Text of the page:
LYNNFIELD — High School Principal Bob Cleary was peppered Jan. 13 with questions from the School Committee about the percentage of Lynnfield High School students taking Advanced Placement courses.

The high school principal appeared before the school board to give his annual Program of Studies presentation. He said high school department heads and teachers began working on the Program of Studies for the 2015-2016 school year last September. Cleary said there are no major course changes planned for next year.

Similar to other subject areas, Cleary said there will be no major changes to the business and computer courses offered at the high school. He said the high school is going to add an AP computer science course beginning in the 2016-2017 school year after the College Board finalizes the course’s curriculum. The high school will be offering 12 AP courses, which are run depending on course enrollment, after the AP computer science class is added to the Program of Studies.

The high school’s decision to add AP computer science stirred a debate about LHS’ AP course student participation rate among School Committee members.

School Committee Chairman Chris Barrett said he would like the high school to increase its AP participation rate, which currently stands at 35 percent. While Barrett said he’s pleased U.S. News and World Report ranked LHS as the 22nd best high school in the state last spring, he wants LHS to be ranked number one. He believes increasing LHS’ AP participation rate is a good way to accomplish that goal.

Cleary said high school officials and teachers are “constantly challenging our students to take the most demanding and challenging courses that they can.” However, he cautioned increasing the AP participation rate is no simple task.

“We can’t make kids take AP courses and AP tests but we can recommend it,” Cleary said. “We can encourage it all we want but it depends on what students and parents are looking for. Some parents are real gung-ho about it and others don’t want their kids too have too much stress.”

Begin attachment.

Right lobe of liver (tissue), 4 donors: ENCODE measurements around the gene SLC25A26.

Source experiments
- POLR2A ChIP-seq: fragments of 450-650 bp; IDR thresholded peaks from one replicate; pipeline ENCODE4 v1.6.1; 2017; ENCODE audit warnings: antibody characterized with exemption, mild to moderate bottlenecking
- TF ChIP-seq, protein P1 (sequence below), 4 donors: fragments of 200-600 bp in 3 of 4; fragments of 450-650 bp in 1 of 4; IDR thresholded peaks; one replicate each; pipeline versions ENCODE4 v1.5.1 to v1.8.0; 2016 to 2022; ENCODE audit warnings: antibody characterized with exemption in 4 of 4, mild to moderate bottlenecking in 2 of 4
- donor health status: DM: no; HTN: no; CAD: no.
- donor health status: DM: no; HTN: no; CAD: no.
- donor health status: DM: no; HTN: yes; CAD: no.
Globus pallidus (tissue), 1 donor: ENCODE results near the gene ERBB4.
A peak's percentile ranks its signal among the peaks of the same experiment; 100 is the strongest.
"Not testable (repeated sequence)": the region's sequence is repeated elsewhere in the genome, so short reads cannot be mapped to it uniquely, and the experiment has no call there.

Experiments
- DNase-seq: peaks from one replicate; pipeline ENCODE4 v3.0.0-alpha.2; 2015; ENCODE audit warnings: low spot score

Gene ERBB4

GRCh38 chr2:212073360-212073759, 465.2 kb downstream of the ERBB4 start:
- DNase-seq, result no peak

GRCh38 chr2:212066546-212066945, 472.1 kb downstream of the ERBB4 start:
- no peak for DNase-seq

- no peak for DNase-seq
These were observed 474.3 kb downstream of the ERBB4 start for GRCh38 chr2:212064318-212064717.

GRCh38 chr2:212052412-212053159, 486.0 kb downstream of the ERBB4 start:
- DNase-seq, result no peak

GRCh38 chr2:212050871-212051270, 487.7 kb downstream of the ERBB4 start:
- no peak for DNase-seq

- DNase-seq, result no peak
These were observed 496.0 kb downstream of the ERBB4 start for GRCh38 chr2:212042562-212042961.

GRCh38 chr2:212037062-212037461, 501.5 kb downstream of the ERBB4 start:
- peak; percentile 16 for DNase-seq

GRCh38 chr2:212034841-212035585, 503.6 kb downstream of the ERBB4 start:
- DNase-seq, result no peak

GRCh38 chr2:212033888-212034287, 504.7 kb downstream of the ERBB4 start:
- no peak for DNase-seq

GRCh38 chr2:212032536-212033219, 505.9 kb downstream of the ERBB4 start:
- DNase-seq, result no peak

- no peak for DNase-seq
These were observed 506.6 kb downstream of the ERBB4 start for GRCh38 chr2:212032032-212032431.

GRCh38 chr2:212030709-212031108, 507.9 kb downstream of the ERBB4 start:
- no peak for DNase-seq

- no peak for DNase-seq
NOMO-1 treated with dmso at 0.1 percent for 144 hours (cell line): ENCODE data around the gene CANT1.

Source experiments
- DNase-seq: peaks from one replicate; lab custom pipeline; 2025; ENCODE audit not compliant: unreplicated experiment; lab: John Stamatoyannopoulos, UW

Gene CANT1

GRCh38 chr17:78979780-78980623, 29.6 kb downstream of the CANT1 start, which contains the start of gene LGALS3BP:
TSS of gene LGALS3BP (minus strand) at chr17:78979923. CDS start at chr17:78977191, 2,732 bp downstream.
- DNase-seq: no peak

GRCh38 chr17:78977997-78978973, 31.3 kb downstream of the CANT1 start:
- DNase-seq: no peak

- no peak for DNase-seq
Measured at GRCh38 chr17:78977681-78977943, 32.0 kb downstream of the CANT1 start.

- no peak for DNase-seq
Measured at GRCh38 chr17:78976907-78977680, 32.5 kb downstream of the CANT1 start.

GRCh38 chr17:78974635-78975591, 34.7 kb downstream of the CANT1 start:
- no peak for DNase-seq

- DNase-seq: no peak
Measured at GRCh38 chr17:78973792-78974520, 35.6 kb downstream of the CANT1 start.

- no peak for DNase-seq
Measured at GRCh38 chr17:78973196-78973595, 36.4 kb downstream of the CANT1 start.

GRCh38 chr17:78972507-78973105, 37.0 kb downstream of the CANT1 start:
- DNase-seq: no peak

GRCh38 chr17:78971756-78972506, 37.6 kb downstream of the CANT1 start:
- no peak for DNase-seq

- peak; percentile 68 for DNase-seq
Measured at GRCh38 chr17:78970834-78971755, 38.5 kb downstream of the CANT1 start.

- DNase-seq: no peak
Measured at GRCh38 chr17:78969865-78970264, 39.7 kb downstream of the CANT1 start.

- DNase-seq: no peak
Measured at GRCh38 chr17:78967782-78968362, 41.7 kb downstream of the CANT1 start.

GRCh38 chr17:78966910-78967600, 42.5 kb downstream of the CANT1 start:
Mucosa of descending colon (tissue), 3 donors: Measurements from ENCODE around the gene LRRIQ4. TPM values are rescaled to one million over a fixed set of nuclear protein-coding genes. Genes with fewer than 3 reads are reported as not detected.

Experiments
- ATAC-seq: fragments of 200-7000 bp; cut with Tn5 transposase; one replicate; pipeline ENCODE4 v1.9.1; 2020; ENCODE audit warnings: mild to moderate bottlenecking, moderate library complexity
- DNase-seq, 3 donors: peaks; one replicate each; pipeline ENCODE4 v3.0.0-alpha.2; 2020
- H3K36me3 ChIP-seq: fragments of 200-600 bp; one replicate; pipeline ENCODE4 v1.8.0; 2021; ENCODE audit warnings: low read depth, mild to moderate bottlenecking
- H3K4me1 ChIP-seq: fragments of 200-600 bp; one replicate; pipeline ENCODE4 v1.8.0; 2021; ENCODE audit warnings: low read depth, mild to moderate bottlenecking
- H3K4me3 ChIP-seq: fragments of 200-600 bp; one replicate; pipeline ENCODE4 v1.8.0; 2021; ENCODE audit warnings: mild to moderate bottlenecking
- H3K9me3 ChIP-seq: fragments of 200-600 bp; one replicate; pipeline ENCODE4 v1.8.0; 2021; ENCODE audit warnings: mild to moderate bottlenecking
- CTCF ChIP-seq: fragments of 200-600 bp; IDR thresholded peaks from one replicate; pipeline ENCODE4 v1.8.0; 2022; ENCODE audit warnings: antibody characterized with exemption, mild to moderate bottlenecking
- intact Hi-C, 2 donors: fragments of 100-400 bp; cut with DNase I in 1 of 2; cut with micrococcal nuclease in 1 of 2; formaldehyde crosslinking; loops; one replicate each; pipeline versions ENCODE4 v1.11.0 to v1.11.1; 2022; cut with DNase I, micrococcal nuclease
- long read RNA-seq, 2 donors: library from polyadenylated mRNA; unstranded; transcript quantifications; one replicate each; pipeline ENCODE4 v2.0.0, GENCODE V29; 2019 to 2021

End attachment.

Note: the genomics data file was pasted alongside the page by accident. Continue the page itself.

Barrett pressed Cleary on the issue. He asked Cleary what Belmont, which U.S. News and World Report ranked third in the state, is doing that LHS could replicate.

Cleary said the high school is constantly reaching out to area high schools, including Belmont, to see what areas LHS can improve.

“I think every high school is looking to get better but I don’t think there is a magic pill,” said Cleary. “We are constantly looking to see where we can improve.”

School Committee member Dorothy Presser said she is happy the high school is looking to add AP computer science in the future but she also expressed concerns about the high school’s AP participation rate.

“If you look at the 10 communities (the high school) is compared to, we are next to the bottom in AP participation,” said Presser.

Presser encouraged Cleary to look into adding AP environmental science and AP art courses to the Program of Studies in the future.

Cleary said art teacher Laura Johnson surveyed students to see if they are interested in taking AP art, but said only three students expressed interest in taking the course. He said the science department will be offering an environmental science and sustainability college prep course, which he said could lead to the high school offering AP environmental science in the future.